Here’s what you need to know about the high levels of lead in Rathdrum’s water
RATHDRUM, Idaho — The City of Rathdrum took a yearly water sample that showed high levels of lead. The tests were done in August and September with results that came back in mid-November. Residents were just notified this week of the high lead levels.
This was a move a few residents 4 News Now spoke to say they were not happy about.
“I wouldn’t rely on the government on solving this issue. It’s up to me, as a leader in my family, to make sure the water is safe,” said Joseph Roco, a Rathdrum resident.
City Administrator Leon Duce said they have been working back and forth with the Idaho Department of Quality to “provide response” to its residents in handling this.
Duce said lead in water is common, there just at low amounts of lead in water.
“The lead that’s in the water, you’ll find it all over the place. It’s a natural mineral within the earth and the aquifer,” he said. “There are standards as far as what the levels are acceptable and what’s not acceptable.”
The DEQ standard is 15 parts per billion. The sample taken in Rathdrum ranged from 30 to 63 parts per billion on the first round of samples.
A second round of tests came back today with results below the standard, which is good and normal. A third round of testing to confirm the results won’t come back until Dec. 16. The city is NOT under a water boil order, but it wants its residents to be aware. #4NewsNow pic.twitter.com/H5l82XlwcD
— Elenee Dao KXLY (@Elenee_Dao) December 5, 2019
A second round of tests confirmed Wednesday showed results below the standard at about 3.1 to 3.4 parts per billion. A third round of testing is currently underway. Those test results will come back in mid-December.
“We don’t have any worries right now. We’re drinking out of the tap water as well. I think the second results really showed and what we’ve seen in the past, very low levels,” Duce said. “When we get the third set of testing back, we’ll see whether or not the second test is good or if the first one [was].”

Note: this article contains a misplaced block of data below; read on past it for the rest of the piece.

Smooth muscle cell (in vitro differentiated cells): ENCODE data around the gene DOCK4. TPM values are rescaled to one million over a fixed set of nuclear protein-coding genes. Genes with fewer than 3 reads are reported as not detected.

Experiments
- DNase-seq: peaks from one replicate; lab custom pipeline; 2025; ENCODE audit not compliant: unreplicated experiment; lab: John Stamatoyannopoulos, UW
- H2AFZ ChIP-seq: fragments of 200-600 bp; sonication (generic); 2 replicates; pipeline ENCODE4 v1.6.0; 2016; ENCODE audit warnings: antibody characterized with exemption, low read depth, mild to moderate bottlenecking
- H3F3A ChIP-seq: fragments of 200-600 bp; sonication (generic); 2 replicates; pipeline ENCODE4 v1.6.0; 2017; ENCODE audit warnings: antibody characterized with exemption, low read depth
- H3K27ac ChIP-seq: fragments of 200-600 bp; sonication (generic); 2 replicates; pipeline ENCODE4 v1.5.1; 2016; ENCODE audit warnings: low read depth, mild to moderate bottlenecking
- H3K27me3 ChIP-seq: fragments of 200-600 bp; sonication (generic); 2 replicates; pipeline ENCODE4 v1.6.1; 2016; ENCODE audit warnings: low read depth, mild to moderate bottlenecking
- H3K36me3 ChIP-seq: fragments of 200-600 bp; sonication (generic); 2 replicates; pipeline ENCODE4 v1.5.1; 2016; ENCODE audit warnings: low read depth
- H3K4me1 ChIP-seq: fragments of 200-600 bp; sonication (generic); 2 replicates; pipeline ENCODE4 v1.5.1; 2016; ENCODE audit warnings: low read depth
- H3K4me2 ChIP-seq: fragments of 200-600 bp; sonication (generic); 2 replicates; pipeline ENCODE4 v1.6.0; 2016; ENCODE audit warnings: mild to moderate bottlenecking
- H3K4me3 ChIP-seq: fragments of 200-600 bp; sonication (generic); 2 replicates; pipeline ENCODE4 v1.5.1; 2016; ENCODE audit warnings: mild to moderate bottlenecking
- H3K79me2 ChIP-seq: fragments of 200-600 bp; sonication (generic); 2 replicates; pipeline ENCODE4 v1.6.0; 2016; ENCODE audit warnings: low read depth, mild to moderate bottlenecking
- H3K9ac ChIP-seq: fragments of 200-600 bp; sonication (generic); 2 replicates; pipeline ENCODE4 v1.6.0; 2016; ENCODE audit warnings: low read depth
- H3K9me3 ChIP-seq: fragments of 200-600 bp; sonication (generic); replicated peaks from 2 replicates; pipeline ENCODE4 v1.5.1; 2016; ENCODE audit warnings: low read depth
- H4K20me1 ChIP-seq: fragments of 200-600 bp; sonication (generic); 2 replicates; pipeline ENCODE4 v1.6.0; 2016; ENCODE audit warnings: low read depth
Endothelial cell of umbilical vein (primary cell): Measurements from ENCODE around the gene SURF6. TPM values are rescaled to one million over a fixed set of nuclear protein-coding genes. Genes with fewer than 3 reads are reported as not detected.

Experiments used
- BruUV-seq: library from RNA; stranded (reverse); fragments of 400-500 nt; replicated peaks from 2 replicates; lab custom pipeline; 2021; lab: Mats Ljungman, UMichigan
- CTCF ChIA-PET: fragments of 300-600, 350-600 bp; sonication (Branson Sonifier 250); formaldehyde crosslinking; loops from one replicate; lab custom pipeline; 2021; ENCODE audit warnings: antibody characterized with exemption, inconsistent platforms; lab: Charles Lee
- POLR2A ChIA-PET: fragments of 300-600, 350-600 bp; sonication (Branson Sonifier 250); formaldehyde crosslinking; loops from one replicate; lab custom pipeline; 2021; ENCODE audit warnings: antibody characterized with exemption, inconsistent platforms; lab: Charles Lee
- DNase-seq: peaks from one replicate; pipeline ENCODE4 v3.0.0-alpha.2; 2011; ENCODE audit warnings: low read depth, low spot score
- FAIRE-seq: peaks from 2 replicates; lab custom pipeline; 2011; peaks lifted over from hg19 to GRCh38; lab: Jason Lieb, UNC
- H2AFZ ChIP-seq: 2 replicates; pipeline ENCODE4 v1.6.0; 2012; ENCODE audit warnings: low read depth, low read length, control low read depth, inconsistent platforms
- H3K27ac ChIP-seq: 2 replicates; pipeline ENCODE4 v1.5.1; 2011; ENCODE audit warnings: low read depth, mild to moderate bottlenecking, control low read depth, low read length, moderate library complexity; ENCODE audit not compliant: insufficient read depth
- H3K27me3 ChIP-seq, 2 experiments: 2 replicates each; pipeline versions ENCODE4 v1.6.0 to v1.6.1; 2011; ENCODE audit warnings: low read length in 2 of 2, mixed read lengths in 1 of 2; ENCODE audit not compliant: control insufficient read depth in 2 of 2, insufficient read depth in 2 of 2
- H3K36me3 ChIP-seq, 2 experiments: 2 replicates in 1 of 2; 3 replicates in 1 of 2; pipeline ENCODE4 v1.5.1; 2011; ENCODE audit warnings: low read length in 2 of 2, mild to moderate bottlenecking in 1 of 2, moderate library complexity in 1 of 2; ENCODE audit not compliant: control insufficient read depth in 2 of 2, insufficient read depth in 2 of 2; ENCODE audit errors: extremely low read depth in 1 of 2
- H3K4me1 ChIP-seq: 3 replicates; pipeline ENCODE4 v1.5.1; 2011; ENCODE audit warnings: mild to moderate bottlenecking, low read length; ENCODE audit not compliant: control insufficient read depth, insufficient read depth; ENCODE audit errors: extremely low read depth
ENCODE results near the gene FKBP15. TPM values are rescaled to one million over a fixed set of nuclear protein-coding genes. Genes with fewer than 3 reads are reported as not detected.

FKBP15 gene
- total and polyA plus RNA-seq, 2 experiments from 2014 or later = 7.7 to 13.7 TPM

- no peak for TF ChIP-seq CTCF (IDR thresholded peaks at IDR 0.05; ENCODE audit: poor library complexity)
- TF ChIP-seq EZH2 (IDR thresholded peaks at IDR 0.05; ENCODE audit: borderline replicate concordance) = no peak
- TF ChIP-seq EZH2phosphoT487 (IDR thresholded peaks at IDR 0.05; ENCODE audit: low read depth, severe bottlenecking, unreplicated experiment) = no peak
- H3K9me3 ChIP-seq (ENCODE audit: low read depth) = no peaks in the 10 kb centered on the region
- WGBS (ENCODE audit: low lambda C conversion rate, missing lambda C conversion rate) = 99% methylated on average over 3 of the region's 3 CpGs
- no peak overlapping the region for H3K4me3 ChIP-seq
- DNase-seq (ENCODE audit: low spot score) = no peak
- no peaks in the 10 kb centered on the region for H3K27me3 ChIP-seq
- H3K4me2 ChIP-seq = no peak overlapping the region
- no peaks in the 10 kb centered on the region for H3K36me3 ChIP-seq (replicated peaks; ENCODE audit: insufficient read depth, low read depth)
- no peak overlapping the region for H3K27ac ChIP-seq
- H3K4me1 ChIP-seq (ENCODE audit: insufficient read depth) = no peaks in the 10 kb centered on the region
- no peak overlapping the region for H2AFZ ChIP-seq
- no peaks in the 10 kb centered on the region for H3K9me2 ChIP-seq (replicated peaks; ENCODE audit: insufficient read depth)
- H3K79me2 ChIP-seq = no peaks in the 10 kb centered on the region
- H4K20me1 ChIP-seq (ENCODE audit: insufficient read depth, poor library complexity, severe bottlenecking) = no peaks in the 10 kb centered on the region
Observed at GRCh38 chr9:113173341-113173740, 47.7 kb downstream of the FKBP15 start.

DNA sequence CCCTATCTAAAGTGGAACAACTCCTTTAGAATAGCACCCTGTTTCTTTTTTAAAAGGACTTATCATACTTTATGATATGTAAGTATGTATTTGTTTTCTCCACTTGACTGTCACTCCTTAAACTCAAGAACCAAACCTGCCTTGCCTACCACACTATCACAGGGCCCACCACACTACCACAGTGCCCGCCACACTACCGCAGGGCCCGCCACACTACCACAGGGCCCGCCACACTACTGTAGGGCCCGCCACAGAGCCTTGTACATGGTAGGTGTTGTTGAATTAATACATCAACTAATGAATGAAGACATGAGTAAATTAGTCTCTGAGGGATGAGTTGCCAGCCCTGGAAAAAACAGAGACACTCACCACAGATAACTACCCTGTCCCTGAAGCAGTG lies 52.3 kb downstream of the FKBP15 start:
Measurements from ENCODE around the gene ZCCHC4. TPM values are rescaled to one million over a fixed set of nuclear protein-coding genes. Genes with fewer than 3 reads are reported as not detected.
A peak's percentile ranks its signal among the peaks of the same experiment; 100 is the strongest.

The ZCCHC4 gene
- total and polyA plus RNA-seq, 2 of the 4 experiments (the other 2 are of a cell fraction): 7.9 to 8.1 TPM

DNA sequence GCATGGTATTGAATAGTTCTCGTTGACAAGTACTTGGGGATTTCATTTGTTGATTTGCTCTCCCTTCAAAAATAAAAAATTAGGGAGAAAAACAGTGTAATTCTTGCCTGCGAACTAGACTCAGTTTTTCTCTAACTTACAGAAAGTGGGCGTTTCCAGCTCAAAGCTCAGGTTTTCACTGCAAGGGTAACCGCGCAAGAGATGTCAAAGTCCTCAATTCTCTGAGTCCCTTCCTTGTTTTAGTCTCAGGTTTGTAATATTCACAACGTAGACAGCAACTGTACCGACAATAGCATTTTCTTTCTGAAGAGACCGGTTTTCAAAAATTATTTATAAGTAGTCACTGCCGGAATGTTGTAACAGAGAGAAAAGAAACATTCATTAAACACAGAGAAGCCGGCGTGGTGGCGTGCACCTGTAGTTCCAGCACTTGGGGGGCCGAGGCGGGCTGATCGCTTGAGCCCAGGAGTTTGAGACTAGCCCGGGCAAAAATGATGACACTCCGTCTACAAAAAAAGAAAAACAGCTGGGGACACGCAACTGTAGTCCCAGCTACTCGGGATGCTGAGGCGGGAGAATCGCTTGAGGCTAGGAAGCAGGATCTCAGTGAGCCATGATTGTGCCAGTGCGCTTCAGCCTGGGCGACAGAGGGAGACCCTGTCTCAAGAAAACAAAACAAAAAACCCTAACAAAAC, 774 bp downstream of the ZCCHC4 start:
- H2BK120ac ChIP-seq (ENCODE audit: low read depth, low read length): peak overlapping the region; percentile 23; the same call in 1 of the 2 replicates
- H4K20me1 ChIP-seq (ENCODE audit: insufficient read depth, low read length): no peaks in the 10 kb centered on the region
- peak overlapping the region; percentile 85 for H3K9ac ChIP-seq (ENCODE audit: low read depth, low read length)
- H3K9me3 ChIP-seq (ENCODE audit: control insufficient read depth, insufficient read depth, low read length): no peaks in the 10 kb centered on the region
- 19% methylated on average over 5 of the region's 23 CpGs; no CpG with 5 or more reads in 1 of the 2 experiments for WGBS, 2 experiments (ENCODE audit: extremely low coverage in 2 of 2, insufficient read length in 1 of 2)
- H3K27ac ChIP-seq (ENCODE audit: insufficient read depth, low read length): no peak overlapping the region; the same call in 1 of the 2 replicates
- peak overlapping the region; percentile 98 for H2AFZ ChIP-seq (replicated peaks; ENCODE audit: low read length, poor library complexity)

The city is not under a water boil order, but water authorities want residents to be aware.
Residents are encouraged to do the following:
Run your water to flush out lead – approximately 15 to 30 seconds
Use cold water for cooking and preparing baby formula
Do not boil water to remove lead: Boiling water will not reduce lead
Look for alternative sources or treatment of water
Test your water for lead
Get your child’s blood tested
Identify and replace plumbing fixtures containing lead
The city gets samples from wells, distribution mains and homes that were built in 1996 or before.
“We don’t check in all the neighborhoods, because prior to 1996, copper and lead solder were used in doing plumbing fixtures, and so that’s where we’ve got to check,” he said.
The tests are generally done once a year, but if an issue comes up like this, they will have to test the water every quarter.
Water samples taken from homes are done on a volunteer basis. The city normally takes only 23 samples, but with the higher-than-normal results, they’ll have to increase that to 40 samples.
A letter sent out to residents included additional information about lead in the water. For updated information about results, visit the City of Rathdrum website.
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